Alexithymia (n.)
An inability to express emotion verbally.
The problem is common among people in pain, but a 2010 study found that treating it with psychotherapy can actually help reduce the sensation of pain.

Brown fat (n.)
A type of fat that burns calories rather than storing them.
Researchers in Germany have found an enzyme that triggers development of this tissue in mice. They believe it could one day be a powerful weight loss aid.

Bruxism (n.)
Teeth grinding.
Research suggests it can be a side effect of SSRIs, antidepressants that indirectly suppress the neurotransmitter dopamine, which plays a role in controlling motor activity.

Central governor theory (n.)
The idea that while you're exercising, your brain triggers fatigue signals well before your muscles run out of energy, to trick your body into slowing down.
By incrementally pushing past your perceived limit, you can train your brain to allow more access to your reserves.

Dieter's paradox (n.)
A belief in "negative" calories.
New research finds that dieters tend to perceive meals with a healthy option (like chili and a salad) as having fewer calories than the unhealthy option alone (just chili).

Fullness resistance (n.)
A reduced sensitivity to the biological signals that cue satiety.
People with this condition can overeat. Louis Aronne, MD, suggests consuming filling foods (high in lean protein, water, and fiber) before fattening ones.

Genoeconomics (n.) The study of how DNA affects financial decision making.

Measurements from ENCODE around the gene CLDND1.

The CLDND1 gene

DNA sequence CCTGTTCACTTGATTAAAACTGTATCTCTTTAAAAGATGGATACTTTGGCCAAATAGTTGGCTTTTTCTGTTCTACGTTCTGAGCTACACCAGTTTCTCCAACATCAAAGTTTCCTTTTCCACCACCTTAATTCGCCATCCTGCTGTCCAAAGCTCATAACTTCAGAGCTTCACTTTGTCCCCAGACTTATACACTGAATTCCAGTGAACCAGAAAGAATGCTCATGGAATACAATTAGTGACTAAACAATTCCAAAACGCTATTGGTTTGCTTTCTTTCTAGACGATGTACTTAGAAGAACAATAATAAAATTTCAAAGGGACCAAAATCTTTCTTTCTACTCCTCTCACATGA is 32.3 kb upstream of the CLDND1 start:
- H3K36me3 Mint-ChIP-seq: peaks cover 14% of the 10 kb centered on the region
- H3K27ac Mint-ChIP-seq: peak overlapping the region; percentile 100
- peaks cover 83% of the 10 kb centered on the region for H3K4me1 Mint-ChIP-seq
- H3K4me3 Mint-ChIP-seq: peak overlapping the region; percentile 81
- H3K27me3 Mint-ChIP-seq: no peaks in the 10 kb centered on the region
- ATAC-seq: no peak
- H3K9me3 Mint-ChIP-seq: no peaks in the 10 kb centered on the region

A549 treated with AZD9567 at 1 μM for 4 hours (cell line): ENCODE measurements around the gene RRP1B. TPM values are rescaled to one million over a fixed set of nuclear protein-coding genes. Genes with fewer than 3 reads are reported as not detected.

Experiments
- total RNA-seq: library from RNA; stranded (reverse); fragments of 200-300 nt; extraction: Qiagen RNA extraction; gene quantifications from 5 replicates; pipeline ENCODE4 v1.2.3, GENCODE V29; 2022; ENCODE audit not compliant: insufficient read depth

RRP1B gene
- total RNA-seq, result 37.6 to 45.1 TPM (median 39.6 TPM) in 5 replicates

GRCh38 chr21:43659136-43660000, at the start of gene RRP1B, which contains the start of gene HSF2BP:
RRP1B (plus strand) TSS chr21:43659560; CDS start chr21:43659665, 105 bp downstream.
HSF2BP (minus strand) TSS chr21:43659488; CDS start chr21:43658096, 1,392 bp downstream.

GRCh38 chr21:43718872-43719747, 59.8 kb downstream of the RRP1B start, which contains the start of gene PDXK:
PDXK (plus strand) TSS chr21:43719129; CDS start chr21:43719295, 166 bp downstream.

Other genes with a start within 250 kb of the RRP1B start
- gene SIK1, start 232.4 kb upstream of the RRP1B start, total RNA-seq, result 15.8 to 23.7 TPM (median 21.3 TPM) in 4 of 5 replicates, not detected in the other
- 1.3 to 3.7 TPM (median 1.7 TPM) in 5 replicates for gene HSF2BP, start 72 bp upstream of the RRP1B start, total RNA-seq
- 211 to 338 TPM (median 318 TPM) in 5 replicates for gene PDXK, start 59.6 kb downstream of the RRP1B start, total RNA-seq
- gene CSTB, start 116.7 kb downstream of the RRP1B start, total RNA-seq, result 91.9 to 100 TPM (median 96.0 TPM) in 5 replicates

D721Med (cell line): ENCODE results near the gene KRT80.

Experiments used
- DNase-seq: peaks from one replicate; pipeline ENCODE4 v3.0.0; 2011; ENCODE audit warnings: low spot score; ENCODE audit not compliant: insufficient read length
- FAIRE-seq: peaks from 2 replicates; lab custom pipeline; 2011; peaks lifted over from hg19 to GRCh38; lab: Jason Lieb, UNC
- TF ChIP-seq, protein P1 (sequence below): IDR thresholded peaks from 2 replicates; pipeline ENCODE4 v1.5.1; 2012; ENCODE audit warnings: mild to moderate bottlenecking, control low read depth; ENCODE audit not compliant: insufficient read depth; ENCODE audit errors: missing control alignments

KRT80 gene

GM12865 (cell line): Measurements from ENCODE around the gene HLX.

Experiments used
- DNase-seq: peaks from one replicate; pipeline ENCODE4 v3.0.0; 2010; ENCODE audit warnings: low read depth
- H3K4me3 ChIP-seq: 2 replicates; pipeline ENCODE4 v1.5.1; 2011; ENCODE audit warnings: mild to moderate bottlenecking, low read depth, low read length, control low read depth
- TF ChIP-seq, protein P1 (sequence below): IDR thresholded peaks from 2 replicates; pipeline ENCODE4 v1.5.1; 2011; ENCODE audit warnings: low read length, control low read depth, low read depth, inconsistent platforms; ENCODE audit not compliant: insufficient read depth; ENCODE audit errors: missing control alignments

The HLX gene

It may one day be possible to medically treat poor spending habits.

Green exercise (n.)
The term used by researchers to describe physical activity outdoors.
A recent review of studies found that just five minutes boosted subjects' self-esteem scores on a standardized scale. Workouts near water had the largest effect.

Human biometeorology (n.)
The study of how weather affects health.
Sign up at to get alerts about atmospheric conditions that affect such ailments as arthritis, migraine, diabetes, and heart disease.

Iceberg belief (n.)
A deeply held, "frozen" principle (such as "Asking for help shows weakness") that often causes overreactions.
The military is training soldiers to identify these beliefs to help them better negotiate combat and interpersonal situations.

Inattentional blindness (n.)
The failure to see something in plain sight because your attention is elsewhere.
A 2009 study found that people walking and talking on a cell phone were less likely to notice a unicycling clown in their midst.
As a reminder, always consult your doctor for medical advice and treatment before starting any program.


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